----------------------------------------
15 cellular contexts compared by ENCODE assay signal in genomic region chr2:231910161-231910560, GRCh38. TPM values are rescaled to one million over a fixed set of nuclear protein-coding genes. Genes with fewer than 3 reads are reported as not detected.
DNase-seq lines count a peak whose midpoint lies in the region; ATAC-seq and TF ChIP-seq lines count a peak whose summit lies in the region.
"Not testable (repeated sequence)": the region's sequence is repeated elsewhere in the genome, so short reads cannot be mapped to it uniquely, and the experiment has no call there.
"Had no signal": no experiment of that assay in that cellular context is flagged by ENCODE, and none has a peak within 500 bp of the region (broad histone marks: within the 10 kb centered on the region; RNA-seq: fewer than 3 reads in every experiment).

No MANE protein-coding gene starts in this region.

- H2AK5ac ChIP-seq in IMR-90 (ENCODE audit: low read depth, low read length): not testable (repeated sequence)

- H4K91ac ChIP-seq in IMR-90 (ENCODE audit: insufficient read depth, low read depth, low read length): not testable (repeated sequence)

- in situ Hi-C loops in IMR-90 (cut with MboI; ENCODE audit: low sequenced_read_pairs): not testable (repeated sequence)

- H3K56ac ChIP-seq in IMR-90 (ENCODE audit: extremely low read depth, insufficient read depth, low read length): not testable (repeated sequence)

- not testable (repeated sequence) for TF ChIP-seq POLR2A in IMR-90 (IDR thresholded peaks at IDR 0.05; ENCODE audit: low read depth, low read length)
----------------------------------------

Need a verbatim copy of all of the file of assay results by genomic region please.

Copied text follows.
15 cellular contexts compared by ENCODE assay signal in genomic region chr2:231910161-231910560, GRCh38. TPM values are rescaled to one million over a fixed set of nuclear protein-coding genes. Genes with fewer than 3 reads are reported as not detected.
DNase-seq lines count a peak whose midpoint lies in the region; ATAC-seq and TF ChIP-seq lines count a peak whose summit lies in the region.
"Not testable (repeated sequence)": the region's sequence is repeated elsewhere in the genome, so short reads cannot be mapped to it uniquely, and the experiment has no call there.
"Had no signal": no experiment of that assay in that cellular context is flagged by ENCODE, and none has a peak within 500 bp of the region (broad histone marks: within the 10 kb centered on the region; RNA-seq: fewer than 3 reads in every experiment).

No MANE protein-coding gene starts in this region.

- H2AK5ac ChIP-seq in IMR-90 (ENCODE audit: low read depth, low read length): not testable (repeated sequence)

- H4K91ac ChIP-seq in IMR-90 (ENCODE audit: insufficient read depth, low read depth, low read length): not testable (repeated sequence)

- in situ Hi-C loops in IMR-90 (cut with MboI; ENCODE audit: low sequenced_read_pairs): not testable (repeated sequence)

- H3K56ac ChIP-seq in IMR-90 (ENCODE audit: extremely low read depth, insufficient read depth, low read length): not testable (repeated sequence)

- not testable (repeated sequence) for TF ChIP-seq POLR2A in IMR-90 (IDR thresholded peaks at IDR 0.05; ENCODE audit: low read depth, low read length)